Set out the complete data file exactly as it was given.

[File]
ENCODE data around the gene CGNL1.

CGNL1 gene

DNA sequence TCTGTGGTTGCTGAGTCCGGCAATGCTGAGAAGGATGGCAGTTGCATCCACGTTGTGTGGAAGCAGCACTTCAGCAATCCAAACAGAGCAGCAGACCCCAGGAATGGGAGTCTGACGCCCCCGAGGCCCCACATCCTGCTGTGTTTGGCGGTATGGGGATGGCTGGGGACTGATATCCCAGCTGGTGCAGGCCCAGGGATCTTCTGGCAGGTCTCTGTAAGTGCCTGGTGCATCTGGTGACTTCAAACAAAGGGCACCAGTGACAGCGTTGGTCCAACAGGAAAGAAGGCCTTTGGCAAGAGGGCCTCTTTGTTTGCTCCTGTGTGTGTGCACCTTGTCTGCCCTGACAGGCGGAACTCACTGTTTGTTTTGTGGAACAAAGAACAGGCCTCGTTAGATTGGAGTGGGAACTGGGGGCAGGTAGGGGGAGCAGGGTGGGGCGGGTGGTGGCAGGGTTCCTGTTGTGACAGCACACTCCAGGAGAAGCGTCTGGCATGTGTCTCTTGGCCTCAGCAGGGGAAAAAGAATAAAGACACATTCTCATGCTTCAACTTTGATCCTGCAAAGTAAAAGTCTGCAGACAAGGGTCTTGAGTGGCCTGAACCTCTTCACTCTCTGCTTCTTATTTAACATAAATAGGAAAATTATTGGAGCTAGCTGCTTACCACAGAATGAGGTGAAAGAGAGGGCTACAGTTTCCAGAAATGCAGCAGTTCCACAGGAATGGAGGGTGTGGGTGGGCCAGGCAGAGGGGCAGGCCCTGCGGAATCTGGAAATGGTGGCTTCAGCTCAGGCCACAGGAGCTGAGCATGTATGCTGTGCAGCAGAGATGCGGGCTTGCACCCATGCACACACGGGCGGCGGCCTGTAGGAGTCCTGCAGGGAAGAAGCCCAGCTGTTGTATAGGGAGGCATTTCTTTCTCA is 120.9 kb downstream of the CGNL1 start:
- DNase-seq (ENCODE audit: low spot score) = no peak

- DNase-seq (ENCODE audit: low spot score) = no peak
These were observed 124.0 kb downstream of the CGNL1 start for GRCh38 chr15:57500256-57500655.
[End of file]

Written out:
ENCODE data around the gene CGNL1.

CGNL1 gene

DNA sequence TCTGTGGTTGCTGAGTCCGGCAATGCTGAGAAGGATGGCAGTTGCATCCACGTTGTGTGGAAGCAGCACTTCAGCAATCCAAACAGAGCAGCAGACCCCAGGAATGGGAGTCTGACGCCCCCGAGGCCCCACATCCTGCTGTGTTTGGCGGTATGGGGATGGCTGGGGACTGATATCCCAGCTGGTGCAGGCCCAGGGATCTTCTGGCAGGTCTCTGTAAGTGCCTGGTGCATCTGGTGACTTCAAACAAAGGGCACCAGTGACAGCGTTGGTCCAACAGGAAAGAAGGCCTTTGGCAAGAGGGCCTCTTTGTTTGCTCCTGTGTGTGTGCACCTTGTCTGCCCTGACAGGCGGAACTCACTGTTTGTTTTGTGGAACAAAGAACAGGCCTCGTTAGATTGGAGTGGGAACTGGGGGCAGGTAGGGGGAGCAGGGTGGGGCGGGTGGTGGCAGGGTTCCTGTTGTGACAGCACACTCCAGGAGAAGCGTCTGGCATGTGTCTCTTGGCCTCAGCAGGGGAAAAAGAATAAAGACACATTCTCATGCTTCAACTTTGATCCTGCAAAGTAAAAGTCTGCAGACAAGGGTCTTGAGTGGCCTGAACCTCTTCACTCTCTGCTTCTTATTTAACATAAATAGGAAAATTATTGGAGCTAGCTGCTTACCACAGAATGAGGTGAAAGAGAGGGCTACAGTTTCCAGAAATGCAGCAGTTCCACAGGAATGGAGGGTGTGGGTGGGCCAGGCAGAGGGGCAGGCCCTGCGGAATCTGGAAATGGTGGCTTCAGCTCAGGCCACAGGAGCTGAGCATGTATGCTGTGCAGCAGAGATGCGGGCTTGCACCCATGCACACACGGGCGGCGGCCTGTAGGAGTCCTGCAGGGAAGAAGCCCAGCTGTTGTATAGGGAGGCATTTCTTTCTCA is 120.9 kb downstream of the CGNL1 start:
- DNase-seq (ENCODE audit: low spot score) = no peak

- DNase-seq (ENCODE audit: low spot score) = no peak
These were observed 124.0 kb downstream of the CGNL1 start for GRCh38 chr15:57500256-57500655.